F1 rejects halo effect for 2017

Sebastian Vettel practising with a Ferrari fitted with the halo before this month's British Grand Prix. The head protection device remains a subject of debate among the F1 drivers.
Sebastian Vettel practising with a Ferrari fitted with the halo before this month's British Grand Prix. The head protection device remains a subject of debate among the F1 drivers.PHOTO: REUTERS

Decision has set senior drivers on a collision course with Formula One bosses

HOCKENHEIM (Germany) • Bernie Ecclestone, Formula One's chief executive, and the senior drivers' representative, Sebastian Vettel, found themselves in conflict on Thursday as the sport rejected the introduction of the halo head protection device next season.

Vettel, at Hockenheim for the German Grand Prix, supported the idea, claiming nothing "justifies death" and said 95 per cent of drivers were in favour of it. But in Geneva, the sport's Strategy Group, consisting of Ecclestone, FIA president Jean Todt, and six team chiefs, met to turn it down.

Ecclestone denied drivers would be upset. "I don't think so," he said. "Most of them didn't want it anyway. Everybody agreed. It was unanimously against."

The Strategy Group argued for most of the day, eventually deciding to reject implementation next year. This followed months of testing of the head protection device as well as a presentation to the drivers at the Hungarian Grand Prix.

It had become a heated subject of debate among the drivers in the Hockenheim paddock. The Renault driver Jolyon Palmer came under fire from two world champions, Vettel and Jenson Button, both directors of the Grand Prix Drivers' Association, for claiming there was a consensus among drivers against the new device.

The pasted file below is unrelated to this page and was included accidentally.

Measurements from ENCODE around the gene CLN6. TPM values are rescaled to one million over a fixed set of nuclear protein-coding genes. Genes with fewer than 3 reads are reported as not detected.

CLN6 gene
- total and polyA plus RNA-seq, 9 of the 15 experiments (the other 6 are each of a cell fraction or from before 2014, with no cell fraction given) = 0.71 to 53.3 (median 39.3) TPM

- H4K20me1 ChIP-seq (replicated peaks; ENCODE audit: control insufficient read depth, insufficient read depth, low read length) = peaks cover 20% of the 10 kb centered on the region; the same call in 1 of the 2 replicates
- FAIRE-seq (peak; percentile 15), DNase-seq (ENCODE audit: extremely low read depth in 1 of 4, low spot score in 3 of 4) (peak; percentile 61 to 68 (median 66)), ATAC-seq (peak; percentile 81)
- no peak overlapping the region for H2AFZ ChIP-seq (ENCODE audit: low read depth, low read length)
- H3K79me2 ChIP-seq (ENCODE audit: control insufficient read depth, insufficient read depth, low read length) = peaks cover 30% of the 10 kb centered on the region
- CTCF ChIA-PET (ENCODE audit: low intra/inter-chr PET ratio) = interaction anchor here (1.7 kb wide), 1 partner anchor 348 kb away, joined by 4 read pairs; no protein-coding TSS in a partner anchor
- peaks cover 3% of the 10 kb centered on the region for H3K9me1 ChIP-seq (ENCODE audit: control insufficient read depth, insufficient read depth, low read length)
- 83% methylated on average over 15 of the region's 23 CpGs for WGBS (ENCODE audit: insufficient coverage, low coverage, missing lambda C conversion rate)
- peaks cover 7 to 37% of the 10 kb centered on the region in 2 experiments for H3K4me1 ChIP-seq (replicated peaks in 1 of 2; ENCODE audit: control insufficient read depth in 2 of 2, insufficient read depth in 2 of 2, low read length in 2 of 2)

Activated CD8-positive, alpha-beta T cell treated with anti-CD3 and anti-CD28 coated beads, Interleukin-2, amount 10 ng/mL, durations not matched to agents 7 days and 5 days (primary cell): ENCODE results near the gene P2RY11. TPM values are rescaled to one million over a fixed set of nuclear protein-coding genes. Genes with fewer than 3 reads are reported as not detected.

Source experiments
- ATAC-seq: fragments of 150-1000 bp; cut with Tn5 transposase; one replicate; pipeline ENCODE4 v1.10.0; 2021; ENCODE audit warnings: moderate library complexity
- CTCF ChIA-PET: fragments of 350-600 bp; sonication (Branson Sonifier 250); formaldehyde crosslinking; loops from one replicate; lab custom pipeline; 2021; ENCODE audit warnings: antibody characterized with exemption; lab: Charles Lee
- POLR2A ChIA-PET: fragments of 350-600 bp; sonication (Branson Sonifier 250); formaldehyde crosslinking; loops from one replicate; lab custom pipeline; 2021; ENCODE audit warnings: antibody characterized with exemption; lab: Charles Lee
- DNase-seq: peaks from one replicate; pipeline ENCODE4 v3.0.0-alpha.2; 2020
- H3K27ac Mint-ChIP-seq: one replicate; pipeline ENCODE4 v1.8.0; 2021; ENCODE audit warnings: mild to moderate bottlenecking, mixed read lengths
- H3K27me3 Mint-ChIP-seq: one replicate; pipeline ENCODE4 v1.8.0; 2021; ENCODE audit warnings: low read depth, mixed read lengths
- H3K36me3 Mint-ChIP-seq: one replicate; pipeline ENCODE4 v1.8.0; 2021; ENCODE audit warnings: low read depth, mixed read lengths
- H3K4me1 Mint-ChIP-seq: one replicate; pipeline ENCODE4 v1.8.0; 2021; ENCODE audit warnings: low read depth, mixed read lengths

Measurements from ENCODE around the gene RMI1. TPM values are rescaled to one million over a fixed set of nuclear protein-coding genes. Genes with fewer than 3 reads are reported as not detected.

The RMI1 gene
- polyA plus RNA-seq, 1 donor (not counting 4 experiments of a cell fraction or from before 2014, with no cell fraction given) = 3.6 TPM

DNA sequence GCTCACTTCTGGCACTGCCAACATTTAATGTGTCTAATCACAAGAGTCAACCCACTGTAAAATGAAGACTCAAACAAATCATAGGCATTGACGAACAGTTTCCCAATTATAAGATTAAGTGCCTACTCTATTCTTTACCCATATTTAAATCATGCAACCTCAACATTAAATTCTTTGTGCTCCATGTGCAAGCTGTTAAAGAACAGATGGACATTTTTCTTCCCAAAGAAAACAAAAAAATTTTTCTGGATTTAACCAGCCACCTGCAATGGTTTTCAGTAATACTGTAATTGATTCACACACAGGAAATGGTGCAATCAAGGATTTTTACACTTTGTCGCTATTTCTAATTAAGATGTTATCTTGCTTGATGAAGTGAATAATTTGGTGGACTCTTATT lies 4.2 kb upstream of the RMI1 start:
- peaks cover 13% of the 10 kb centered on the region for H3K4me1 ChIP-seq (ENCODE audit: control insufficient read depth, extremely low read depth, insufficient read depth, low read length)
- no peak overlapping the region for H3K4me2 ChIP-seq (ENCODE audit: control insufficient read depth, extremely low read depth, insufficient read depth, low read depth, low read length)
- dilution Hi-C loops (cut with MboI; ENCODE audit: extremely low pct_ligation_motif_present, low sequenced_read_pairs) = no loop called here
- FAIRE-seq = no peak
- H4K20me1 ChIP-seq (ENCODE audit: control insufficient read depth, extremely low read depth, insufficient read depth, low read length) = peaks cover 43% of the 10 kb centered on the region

Palmer said: "Most people I speak to are against it but don't really voice it in the press, so I think there's a bit of a divide. Some of the older guys prefer it and the younger guys don't."

This drew an indignant response from Button, 36, who said: "He's incorrect and it's very unfair for him to speak for other drivers as well, because each individual should speak for themselves on a safety issue. We sat down for an hour with the guys from the FIA who developed the halo with Ferrari. It's a great solution."

There was a further rebuke from Vettel, who said: "I'm a bit surprised about these comments because we had a vote among the drivers and I think 90 to 95 per cent voted for it. We don't like the looks of it but I don't think there's anything really that justifies death."

But Vettel was wrong to suggest there was such a strong vote in favour of the halo, which was designed to prevent head injuries caused by flying debris.

At least five of the 22 drivers - Palmer, Kevin Magnussen, Nico Hulkenberg, Romain Grosjean and Daniil Kvyat - have come out against it, and others are wavering.

Grosjean said: "Racing drivers make a choice to come to a dangerous sport, and I'm not at all in favour of halo. We don't know what it is going to be like when it's raining, we don't know what it's going to be like on a track like Spa, that is up and down, we don't know what it is going to be like in Singapore with the lights. Halo's heavy and we already have issues with the weight, and it's ugly."

In another development, red flags will replace waved double yellows in the event of hazardous incidents in qualifying, Formula One's race director Charlie Whiting said yesterday.

Mercedes' Nico Rosberg topped the opening German Grand Prix practice session yesterday by lapping the 4.5km Hockenheim circuit in one minute 15.517 seconds to beat championship leader and team-mate Lewis Hamilton by 0.326 seconds.

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A version of this article appeared in the print edition of The Straits Times on July 30, 2016, with the headline 'F1 rejects halo effect for 2017'. Print Edition | Subscribe